Extensively described in the 1990s, negative pressure wound therapy (NPWT) promotes the wound healing process and is an effective way to manage all types of acute and chronic wounds, including those considered refractory to other therapeutic procedures.1,2 This nonpharmacological therapy has emerged as a cutting-edge technology because it may provide an alternative solution for health care professionals involved in wound care management and as such may represent one of the most successful treatment modalities for wound healing.3
Despite positive clinical outcomes, reviews of the literature4,5 regarding patients’ experiences show varying side effects of this procedure such as pain, stress, and anxiety. Qualitative research6 shows patients receiving NPWT felt stress relative to the care environment and the dressing change process; specifically, foam dressing change often required prescription of oral analgesics. In a more recent study7 that described the effect of NPWT-related pain on the daily life activities on patients following abdominal surgery, pain was mostly reported during foam dressing changes and wrap removal; in addition, that impairment caused some patients to discontinue treatment. This commonly reported pain during NPWT foam removal is probably due to the ingrowth of granulation tissue in the micropores present on the foam.8
Authors recommend a range of strategies to reduce pain at removal of the foam, including the use of analgesics or local anesthetics 30 to 60 minutes before, impregnating the foam with saline solution before removal, switching the pump off 1 hour before dressing removal, and gradually reducing the negative pressure.9,10 Pain on removal also may be avoided or reduced by using a nonadherent dressing beneath the foam dressing.
UrgoTul (URGO Medical, Fort Worth, TX) is a nonadhesive, nonocclusive contact layer made of nonwoven polyester mesh impregnated with hydrocolloid particles dispersed in a petroleum jelly matrix. Numerous prospective clinical trials11 have demonstrated the benefits of this dressing in the local treatment of acute and chronic wounds. In France, caregivers familiar with the NPWT procedure often introduce an UrgoTul contact layer between the NPWT foam and the wound bed. Its small mesh size prevents granulation tissue from migrating into the foam, reducing the risk of damaging granulation buds at removal. This procedure allows a painless or less painful removal of the foam dressing and results in improved patient acceptability of the NPWT procedure. This dressing is widely recognized to induce a painless dressing removal, as reported in clinical pediatric trials12 and in the management of congenital epidermolysis bullosa skin lesions,13 and its use is supported by a large survey13 (N = >5000) on the incidence of pain in patients presenting with acute and chronic wounds.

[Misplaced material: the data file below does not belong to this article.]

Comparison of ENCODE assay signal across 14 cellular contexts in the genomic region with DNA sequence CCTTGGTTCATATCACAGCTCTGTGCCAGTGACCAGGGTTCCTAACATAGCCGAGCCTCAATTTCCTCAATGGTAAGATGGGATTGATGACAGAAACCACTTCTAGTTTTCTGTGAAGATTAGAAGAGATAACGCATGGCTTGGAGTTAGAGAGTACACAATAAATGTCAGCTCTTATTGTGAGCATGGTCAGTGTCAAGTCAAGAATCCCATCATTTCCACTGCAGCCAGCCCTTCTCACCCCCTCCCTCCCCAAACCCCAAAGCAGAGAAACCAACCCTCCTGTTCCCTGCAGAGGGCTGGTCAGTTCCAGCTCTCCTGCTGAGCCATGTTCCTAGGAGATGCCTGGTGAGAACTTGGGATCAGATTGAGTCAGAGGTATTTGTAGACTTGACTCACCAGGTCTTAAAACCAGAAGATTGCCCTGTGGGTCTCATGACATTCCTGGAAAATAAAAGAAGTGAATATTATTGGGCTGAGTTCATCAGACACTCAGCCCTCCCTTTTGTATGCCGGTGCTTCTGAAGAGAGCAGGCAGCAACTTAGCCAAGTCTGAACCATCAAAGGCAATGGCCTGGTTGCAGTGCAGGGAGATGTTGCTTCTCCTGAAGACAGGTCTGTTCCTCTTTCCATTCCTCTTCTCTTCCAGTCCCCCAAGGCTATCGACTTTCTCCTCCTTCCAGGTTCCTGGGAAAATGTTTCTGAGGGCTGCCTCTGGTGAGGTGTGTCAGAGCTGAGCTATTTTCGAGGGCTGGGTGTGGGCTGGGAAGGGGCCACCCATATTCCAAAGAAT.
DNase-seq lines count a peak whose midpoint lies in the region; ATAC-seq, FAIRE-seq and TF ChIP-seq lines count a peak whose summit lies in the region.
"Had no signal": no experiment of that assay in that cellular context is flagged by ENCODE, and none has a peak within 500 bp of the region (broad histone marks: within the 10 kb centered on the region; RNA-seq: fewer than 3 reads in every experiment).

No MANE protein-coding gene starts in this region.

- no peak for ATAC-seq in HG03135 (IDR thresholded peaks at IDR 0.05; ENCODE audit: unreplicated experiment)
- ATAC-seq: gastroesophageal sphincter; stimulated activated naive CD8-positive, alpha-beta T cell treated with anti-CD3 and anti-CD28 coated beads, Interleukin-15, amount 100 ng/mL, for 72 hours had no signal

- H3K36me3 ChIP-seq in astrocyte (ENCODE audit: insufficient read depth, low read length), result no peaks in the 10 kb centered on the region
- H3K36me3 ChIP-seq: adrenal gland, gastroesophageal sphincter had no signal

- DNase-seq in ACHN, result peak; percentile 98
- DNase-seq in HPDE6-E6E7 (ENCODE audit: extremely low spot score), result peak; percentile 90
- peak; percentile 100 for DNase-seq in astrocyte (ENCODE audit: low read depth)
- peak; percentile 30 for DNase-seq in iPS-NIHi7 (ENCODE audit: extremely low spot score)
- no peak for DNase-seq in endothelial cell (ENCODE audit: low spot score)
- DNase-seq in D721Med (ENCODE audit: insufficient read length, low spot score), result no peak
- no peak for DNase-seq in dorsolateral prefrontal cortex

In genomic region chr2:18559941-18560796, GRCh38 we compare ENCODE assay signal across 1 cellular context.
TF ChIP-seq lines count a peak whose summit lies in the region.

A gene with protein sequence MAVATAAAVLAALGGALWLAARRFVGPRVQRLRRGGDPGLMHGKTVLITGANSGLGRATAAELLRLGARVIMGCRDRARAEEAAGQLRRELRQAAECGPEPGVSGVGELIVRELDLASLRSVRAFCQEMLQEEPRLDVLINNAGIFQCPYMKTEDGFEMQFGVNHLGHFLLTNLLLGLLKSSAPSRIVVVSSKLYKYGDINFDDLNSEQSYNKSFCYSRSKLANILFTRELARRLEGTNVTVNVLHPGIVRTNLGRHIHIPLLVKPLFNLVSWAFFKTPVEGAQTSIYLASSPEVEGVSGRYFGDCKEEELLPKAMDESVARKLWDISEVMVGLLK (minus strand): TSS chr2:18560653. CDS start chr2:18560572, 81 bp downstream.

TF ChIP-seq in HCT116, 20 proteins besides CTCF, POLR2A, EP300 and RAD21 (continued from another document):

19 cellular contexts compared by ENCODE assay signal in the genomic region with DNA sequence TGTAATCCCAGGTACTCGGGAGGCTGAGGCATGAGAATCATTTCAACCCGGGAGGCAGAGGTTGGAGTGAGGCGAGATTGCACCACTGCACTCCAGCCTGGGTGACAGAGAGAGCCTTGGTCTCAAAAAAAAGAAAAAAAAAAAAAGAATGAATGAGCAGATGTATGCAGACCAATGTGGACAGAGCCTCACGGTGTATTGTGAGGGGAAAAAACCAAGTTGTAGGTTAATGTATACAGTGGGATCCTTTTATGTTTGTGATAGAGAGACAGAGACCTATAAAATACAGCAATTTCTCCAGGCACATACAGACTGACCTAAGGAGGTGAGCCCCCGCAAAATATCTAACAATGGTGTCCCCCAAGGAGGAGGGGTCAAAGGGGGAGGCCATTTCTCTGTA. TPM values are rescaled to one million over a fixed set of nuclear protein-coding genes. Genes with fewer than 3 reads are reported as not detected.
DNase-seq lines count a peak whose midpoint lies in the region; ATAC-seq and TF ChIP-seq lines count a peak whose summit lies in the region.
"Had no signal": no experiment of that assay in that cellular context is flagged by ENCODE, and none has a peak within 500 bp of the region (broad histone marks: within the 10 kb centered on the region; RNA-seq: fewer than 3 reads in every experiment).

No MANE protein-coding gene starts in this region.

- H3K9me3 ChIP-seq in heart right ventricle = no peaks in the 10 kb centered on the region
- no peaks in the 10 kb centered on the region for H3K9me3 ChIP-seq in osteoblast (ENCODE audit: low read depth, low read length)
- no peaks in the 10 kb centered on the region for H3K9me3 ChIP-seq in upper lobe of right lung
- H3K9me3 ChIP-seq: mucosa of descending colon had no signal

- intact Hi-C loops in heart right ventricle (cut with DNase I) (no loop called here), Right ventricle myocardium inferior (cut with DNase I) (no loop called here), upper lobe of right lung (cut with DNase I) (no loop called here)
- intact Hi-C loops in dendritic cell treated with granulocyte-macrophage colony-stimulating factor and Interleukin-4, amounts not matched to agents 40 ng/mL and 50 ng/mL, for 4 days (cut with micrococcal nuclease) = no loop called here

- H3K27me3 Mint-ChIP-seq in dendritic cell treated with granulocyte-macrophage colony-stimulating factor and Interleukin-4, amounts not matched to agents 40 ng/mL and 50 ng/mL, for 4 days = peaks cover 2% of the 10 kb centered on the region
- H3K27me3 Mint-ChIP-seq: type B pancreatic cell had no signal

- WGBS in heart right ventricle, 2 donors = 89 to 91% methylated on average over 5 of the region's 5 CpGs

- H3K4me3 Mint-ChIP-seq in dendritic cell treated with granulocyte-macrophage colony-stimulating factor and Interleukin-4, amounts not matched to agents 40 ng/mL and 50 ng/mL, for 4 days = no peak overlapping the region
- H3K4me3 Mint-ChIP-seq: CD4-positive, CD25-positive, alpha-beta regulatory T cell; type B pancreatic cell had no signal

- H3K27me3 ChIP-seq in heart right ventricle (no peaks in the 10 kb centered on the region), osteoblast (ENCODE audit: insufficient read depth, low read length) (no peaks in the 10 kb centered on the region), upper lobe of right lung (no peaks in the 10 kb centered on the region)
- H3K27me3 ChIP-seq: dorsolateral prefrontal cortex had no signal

The aim of this clinical study was to evaluate the benefits of the UrgoTul contact layer with regard to patient pain experiences when used in combination with NPWT foam in the local treatment of acute and chronic wounds.